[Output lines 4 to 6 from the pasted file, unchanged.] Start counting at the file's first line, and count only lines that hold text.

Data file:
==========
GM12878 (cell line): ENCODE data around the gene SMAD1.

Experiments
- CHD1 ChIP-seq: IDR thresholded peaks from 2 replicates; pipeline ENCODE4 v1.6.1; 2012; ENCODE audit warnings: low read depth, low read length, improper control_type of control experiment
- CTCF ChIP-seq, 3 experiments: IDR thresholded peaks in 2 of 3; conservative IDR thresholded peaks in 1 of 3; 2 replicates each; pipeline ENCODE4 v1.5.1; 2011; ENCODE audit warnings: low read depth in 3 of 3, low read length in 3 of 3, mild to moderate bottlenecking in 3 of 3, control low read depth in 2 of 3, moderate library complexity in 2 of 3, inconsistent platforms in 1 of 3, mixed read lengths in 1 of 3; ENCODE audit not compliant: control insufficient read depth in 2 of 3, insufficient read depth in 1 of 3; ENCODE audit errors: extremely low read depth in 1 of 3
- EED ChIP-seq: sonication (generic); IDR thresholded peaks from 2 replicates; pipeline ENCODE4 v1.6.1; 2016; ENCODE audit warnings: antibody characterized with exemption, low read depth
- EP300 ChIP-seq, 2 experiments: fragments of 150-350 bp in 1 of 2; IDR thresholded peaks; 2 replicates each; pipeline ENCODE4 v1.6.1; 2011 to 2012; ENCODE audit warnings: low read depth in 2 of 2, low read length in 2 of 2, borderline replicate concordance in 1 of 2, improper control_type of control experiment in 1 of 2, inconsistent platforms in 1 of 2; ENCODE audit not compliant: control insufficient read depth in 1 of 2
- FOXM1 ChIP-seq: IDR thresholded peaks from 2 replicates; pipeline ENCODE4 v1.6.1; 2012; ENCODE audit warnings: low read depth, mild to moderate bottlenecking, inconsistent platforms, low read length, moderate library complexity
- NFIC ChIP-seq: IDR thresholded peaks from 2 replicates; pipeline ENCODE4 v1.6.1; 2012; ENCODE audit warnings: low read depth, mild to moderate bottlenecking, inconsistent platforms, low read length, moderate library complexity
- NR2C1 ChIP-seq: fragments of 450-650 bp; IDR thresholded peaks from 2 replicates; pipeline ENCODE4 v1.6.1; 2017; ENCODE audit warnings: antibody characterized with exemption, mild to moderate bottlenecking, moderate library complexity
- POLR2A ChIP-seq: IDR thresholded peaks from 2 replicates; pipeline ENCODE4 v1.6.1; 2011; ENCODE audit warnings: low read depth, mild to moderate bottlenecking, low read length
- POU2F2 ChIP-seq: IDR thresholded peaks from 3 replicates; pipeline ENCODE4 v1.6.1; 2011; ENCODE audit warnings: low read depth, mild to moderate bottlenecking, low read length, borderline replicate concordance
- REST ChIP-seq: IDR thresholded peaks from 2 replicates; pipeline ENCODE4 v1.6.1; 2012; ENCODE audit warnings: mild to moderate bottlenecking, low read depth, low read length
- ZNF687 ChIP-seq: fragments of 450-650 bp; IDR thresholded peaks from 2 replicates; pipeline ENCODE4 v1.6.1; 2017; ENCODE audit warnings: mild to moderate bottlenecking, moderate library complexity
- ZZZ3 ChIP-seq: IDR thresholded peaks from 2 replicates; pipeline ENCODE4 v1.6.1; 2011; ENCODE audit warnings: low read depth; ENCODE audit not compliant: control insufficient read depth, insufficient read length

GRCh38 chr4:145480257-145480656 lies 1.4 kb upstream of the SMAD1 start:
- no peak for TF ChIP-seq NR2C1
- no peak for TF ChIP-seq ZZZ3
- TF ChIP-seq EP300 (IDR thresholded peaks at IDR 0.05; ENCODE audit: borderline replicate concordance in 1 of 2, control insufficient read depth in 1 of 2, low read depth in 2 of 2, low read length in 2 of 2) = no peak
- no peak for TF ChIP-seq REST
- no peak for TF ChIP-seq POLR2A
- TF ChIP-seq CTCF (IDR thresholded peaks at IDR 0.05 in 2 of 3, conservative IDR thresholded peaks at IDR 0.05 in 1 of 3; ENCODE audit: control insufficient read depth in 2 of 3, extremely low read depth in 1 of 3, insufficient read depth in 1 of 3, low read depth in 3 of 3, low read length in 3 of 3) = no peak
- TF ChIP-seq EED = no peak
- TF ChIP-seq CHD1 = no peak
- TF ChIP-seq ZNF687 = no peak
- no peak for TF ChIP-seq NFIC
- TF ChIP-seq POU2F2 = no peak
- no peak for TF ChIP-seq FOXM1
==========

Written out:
- CTCF ChIP-seq, 3 experiments: IDR thresholded peaks in 2 of 3; conservative IDR thresholded peaks in 1 of 3; 2 replicates each; pipeline ENCODE4 v1.5.1; 2011; ENCODE audit warnings: low read depth in 3 of 3, low read length in 3 of 3, mild to moderate bottlenecking in 3 of 3, control low read depth in 2 of 3, moderate library complexity in 2 of 3, inconsistent platforms in 1 of 3, mixed read lengths in 1 of 3; ENCODE audit not compliant: control insufficient read depth in 2 of 3, insufficient read depth in 1 of 3; ENCODE audit errors: extremely low read depth in 1 of 3
- EED ChIP-seq: sonication (generic); IDR thresholded peaks from 2 replicates; pipeline ENCODE4 v1.6.1; 2016; ENCODE audit warnings: antibody characterized with exemption, low read depth
- EP300 ChIP-seq, 2 experiments: fragments of 150-350 bp in 1 of 2; IDR thresholded peaks; 2 replicates each; pipeline ENCODE4 v1.6.1; 2011 to 2012; ENCODE audit warnings: low read depth in 2 of 2, low read length in 2 of 2, borderline replicate concordance in 1 of 2, improper control_type of control experiment in 1 of 2, inconsistent platforms in 1 of 2; ENCODE audit not compliant: control insufficient read depth in 1 of 2